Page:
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Shocking details of how 5 Kenyans were sold as slaves in Libya

An intelligence report seen exclusively by the Saturday Standard details the sordid journey of five Kenyans from the relative calmness of their homes to the rough and tumble world of the Libyan slave market where, together with thousands of other African immigrants, they were sold to the highest bidder.

An intelligence report seen exclusively by the Saturday Standard details the sordid journey of five Kenyans from the relative calmness of their homes to the rough and tumble world of the Libyan slave market where, together with thousands of other African immigrants, they were sold to the highest bidder.

The five, through an elaborate trafficking route set out and charted by one of Libya’s most notorious and feared smuggling groups, the Magafe Network, left Nairobi and embarked on a journey that would change their lives forever.

The ended up on the dusty, windy Libyan desert where they were sold for next to nothing, leaving their families in turmoil and concern. “The Magafe Network lures unsuspecting and naïve youth under the pretext of offering employment and money while others are enticed by the Jihad narrative and the fight for a Muslim caliphate,” the report reads. “Once they successfully have the gullible candidates, they link them up with the Kenyan associates of the Magafe Syndicate based in Eastleigh who would later transport them through their various routes to Libya.”

The five, excited by the promise of thrill, monetary gains, a life of freedom and relative abandon as members of terror group ISIS, left Nairobi through one of the most common and most profitable trafficking routes for recruiters. With the allure of a renegade life beckoning, they left Nairobi and headed to Busia by road.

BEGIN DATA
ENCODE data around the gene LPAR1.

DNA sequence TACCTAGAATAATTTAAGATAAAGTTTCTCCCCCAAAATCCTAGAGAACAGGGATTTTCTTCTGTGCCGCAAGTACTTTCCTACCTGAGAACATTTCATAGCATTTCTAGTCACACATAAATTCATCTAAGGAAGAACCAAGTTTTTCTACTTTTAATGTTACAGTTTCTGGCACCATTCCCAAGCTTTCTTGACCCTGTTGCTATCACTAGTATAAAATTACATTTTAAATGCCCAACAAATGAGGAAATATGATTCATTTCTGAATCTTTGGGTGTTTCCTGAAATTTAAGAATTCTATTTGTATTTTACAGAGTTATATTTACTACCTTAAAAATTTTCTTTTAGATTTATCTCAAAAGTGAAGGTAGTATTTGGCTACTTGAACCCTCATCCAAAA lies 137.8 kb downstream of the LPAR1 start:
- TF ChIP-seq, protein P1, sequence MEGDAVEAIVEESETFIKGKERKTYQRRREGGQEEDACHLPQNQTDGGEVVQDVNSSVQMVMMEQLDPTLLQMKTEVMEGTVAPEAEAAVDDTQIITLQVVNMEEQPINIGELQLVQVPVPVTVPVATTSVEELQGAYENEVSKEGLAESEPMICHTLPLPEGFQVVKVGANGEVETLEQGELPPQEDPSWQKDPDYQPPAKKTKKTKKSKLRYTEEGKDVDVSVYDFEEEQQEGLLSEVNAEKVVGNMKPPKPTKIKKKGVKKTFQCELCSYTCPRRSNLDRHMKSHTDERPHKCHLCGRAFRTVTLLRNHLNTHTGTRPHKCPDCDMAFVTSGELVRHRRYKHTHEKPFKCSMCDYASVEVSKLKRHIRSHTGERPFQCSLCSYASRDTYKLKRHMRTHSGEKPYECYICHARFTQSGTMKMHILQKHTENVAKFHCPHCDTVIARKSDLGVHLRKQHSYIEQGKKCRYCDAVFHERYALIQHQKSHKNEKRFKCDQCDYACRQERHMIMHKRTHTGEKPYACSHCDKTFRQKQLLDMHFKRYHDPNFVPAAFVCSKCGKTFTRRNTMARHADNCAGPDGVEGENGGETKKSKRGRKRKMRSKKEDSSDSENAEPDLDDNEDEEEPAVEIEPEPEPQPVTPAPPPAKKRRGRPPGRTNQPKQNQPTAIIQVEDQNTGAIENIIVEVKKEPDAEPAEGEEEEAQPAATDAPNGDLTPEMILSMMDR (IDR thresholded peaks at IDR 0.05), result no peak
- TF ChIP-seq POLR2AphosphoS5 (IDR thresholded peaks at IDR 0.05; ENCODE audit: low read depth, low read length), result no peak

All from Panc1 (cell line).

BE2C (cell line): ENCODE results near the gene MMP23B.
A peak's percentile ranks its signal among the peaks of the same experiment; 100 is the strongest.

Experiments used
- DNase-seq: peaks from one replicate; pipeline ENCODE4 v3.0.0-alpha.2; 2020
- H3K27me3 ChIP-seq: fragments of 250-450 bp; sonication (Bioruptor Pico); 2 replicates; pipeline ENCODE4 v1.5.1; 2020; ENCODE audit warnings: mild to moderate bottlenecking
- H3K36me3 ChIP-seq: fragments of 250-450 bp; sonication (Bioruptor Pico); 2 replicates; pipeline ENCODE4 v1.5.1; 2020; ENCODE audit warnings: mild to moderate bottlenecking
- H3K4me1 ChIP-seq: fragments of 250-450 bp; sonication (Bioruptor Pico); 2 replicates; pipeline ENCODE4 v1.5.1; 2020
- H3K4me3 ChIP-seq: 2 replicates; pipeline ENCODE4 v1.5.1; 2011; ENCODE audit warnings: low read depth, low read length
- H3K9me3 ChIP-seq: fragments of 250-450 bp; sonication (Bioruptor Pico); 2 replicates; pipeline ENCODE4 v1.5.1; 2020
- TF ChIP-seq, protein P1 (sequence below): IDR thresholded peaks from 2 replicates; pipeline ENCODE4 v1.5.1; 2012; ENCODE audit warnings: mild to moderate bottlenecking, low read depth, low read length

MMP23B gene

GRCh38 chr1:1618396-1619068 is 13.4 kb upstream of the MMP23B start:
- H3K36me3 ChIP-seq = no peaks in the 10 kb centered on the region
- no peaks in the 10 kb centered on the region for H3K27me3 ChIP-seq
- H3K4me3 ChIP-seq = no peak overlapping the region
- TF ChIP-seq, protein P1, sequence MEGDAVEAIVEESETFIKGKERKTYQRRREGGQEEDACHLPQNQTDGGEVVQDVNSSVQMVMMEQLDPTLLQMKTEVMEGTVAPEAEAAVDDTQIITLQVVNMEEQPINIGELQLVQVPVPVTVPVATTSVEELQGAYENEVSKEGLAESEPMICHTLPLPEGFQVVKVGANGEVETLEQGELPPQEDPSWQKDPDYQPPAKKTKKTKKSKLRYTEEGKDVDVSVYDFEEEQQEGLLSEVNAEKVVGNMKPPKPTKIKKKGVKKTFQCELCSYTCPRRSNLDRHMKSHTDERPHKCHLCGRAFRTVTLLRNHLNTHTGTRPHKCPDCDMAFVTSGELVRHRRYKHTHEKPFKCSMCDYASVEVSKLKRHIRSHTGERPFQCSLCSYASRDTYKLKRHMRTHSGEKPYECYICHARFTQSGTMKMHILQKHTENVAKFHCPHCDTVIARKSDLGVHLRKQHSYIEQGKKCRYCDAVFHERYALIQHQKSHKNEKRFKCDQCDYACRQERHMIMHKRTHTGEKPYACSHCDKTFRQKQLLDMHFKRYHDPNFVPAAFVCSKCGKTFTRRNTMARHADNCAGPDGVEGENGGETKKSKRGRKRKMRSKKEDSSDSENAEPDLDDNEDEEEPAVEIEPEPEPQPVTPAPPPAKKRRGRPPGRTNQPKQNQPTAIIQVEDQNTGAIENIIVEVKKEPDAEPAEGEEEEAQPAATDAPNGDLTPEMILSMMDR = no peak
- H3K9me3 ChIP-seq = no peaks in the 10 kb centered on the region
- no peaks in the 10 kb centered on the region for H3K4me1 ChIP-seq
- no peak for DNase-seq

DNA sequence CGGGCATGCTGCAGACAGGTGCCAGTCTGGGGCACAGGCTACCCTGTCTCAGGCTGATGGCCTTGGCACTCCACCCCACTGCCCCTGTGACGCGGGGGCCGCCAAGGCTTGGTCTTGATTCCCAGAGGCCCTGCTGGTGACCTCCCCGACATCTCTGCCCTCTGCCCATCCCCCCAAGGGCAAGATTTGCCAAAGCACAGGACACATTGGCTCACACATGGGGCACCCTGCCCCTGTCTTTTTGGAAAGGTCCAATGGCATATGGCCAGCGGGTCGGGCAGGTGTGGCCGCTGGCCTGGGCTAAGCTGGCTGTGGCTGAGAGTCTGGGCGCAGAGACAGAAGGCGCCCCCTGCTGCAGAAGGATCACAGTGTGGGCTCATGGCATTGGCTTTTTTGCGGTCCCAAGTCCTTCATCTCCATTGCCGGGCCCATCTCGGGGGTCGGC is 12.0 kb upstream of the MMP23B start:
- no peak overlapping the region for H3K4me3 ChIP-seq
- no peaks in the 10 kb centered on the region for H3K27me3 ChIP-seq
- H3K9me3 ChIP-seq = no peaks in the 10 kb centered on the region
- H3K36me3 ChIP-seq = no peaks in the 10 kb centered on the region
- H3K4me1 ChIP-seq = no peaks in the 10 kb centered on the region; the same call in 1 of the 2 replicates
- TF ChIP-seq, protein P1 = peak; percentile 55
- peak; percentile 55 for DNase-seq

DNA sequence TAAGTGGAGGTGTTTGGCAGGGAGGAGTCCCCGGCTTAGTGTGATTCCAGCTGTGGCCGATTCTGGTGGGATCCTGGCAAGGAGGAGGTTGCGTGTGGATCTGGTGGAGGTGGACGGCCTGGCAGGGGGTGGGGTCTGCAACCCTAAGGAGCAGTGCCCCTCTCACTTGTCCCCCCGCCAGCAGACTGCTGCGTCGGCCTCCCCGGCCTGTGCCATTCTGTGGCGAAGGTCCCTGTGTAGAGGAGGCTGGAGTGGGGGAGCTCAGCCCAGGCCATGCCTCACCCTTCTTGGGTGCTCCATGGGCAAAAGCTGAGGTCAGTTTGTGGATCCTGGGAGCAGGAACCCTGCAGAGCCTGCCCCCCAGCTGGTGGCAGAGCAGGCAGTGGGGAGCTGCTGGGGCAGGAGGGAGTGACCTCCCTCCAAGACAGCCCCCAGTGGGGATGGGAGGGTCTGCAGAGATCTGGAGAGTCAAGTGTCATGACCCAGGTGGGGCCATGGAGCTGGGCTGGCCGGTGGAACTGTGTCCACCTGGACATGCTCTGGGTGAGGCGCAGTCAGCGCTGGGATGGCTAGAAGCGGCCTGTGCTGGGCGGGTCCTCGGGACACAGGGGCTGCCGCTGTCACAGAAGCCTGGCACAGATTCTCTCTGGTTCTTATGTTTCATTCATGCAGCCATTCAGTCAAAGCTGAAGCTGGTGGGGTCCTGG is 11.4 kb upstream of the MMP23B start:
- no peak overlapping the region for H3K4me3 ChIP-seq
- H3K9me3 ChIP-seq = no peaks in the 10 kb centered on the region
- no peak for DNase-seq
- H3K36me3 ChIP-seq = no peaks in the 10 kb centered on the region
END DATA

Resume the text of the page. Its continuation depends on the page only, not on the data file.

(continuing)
They then crossed over to Uganda and made their way to Kampala before snaking into Juba in war-torn South Sudan. Their next destination was Khartoum before eventually making it to Libya. However, the promises of the life they envisioned was not to come. The harsh Libyan climate and an arduous training regime by the terror group saw them lose favour in the eyes of their would-be employers.
“They were found to be no longer useful to the terror group and eventually sold off in the slave markets,” the intelligence report says. “It is believed that the fallout was not only as result of the Kenyans not being able to easily adapt to the harsh weather conditions but also from the fact that some of them wanted out.” Once one joins the groups, they cannot leave voluntarily. The Libyan slave markets have been described as some sort of vortex, where time moves backwards to the days of slavery when grown men and women were hawked to the highest bidders.

Each year, tens of thousands of people pour across Libya’s borders, fleeing conflict in the rest of the continent or trying to outrun poverty; nursing dreams of a better life in different corners of Europe. Many get to Libya with nothing other than a little money to pay for a ride on a crowded and overloaded boat to the shores of Europe. Some make it, many don’t and many more are gobbled up by a sea with little sympathy to their ambitions.

However, a recent clampdown by the Libyan coastguard following pressure from European states such as Italy and Greece, has meant that fewer boats make it out to sea, leaving behind boatloads of hungry, poor and homeless would-be immigrants at the mercy of treacherous smugglers-turned-slave- dealers.